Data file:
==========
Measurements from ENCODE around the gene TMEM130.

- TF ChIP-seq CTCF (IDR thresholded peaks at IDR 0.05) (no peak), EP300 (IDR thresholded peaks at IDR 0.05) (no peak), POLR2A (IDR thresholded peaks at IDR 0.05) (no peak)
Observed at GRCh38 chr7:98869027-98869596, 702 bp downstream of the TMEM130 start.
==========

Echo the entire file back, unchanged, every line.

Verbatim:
Measurements from ENCODE around the gene TMEM130.

- TF ChIP-seq CTCF (IDR thresholded peaks at IDR 0.05) (no peak), EP300 (IDR thresholded peaks at IDR 0.05) (no peak), POLR2A (IDR thresholded peaks at IDR 0.05) (no peak)
Observed at GRCh38 chr7:98869027-98869596, 702 bp downstream of the TMEM130 start.